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Local News

Police stage ‘active shooter’ drill at Midwestern University

DOWNERS GROVE – More than 200 emergency responders and volunteers participated in a massive "active shooter" scenario Friday at Midwestern University.

The full-scale drill, spearheaded by the Village of Downers Grove Police and Fire Departments and Midwestern University, locked down campus for about 90 minutes Friday morning. Several other area police and fire agencies, along with Good Samaritan Hospital, participated as well, in addition to the regional SWAT team.

"It's fantastic to have this sort of real-to-life scenario to draw a lot of information on, and practice what we've been trained for," Downers Grove Fire Chief James Jackson said. "This kind of tool is just the best."

Viewing from a nearby parking deck, media could observe the "shooter" enter Alumni Hall about 8:30 a.m. Friday and begin firing shots. The initial calls for help rang out over the police radio, and within minutes officers made entrance to the west side of the building and exchanged mock gunfire with the suspect, who was "neutralized" in the building's Hyde Atrium.

"Our officers are trained to eliminate the threat," Downers Grove Police Chief Robert Porter said. "So if we have an active shooting situation, the officers are trained to go to the gunfire."

Over the course of the next 90 minutes, a steady stream of officers flowed to the building. Law enforcement cleared an area for fire personnel and medics to establish the triage unit and asses patients.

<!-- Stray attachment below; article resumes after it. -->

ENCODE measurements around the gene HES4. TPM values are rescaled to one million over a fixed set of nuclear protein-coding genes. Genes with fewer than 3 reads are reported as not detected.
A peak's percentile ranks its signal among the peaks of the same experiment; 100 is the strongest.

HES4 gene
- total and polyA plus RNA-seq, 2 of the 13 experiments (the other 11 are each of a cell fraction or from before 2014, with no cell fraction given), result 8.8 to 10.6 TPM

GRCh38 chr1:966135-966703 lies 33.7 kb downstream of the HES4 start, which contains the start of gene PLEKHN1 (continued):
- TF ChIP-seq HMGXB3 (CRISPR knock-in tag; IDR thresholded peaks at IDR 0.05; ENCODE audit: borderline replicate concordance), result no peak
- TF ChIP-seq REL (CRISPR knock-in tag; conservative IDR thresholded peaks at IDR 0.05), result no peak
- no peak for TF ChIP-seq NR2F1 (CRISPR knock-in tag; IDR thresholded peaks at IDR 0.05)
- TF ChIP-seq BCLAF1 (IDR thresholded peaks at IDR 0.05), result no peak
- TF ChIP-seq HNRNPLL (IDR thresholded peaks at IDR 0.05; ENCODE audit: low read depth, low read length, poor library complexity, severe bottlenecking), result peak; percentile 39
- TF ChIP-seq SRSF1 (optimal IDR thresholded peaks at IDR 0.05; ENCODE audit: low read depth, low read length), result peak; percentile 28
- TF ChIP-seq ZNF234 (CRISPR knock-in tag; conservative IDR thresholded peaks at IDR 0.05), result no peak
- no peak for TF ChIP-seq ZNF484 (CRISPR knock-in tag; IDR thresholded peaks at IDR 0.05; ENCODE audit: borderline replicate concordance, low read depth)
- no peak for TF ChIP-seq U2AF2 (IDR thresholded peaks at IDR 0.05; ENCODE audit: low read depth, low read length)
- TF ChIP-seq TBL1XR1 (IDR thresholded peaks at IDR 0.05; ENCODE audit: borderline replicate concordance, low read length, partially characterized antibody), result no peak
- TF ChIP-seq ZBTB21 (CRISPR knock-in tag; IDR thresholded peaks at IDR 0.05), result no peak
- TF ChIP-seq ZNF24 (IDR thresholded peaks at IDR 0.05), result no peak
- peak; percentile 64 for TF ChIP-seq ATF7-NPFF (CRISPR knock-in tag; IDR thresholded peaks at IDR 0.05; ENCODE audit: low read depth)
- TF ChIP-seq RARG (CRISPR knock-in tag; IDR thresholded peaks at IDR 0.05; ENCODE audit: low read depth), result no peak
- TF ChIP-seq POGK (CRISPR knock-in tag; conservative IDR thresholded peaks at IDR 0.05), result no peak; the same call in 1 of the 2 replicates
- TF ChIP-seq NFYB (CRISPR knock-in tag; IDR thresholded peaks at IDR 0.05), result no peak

Even with the knowledge that the ongoings were merely a drill, observing a scene that recalls the news footage from past real-life tragedies can be unsettling.

"From my perspective, the chances of this happening in our community are remote," Porter said. "However as public safety professionals, we have to prepare for if something should happen. And that's what this is all about. The village and our partners take this very seriously."

Friday's event was the culmination of many smaller training exercises the department does in cooperation with local schools, Porter said.

"This is something that's been ongoing," he said. "We'll find out more when we do a formal debriefing of the incident, things that went well, things we need to work on."

Observers and evaluators from county agencies also viewed the Friday's event.

"They were all assigned different components of the event," Porter said. "And they'll give us some feedback, and make some recommendations."

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